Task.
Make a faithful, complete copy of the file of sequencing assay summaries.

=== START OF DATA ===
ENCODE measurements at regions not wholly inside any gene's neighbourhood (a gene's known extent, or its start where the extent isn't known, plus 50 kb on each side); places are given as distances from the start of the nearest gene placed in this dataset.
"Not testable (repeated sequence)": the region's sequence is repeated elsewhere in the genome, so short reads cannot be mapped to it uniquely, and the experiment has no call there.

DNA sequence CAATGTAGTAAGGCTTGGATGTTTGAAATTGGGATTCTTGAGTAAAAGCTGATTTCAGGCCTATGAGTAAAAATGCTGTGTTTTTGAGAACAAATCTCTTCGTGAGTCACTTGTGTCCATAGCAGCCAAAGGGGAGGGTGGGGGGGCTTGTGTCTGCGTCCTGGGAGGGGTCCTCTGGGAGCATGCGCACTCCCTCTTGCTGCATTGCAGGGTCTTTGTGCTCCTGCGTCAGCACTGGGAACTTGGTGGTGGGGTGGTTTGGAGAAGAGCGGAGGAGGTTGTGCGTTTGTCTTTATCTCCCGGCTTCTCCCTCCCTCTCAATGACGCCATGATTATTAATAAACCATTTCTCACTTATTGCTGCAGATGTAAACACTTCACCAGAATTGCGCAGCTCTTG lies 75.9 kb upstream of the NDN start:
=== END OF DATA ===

ENCODE measurements at regions not wholly inside any gene's neighbourhood (a gene's known extent, or its start where the extent isn't known, plus 50 kb on each side); places are given as distances from the start of the nearest gene placed in this dataset.
"Not testable (repeated sequence)": the region's sequence is repeated elsewhere in the genome, so short reads cannot be mapped to it uniquely, and the experiment has no call there.

DNA sequence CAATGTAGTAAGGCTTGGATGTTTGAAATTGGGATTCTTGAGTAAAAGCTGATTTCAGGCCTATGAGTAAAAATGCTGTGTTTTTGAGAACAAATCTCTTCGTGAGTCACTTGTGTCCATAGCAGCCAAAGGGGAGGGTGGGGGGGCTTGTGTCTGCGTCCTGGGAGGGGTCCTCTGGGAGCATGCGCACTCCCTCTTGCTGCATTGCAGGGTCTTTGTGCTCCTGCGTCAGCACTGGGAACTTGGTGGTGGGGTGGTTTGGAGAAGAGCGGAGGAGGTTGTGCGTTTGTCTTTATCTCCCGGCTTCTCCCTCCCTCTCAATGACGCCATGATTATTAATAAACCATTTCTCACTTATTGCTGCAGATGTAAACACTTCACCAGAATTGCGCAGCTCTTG lies 75.9 kb upstream of the NDN start: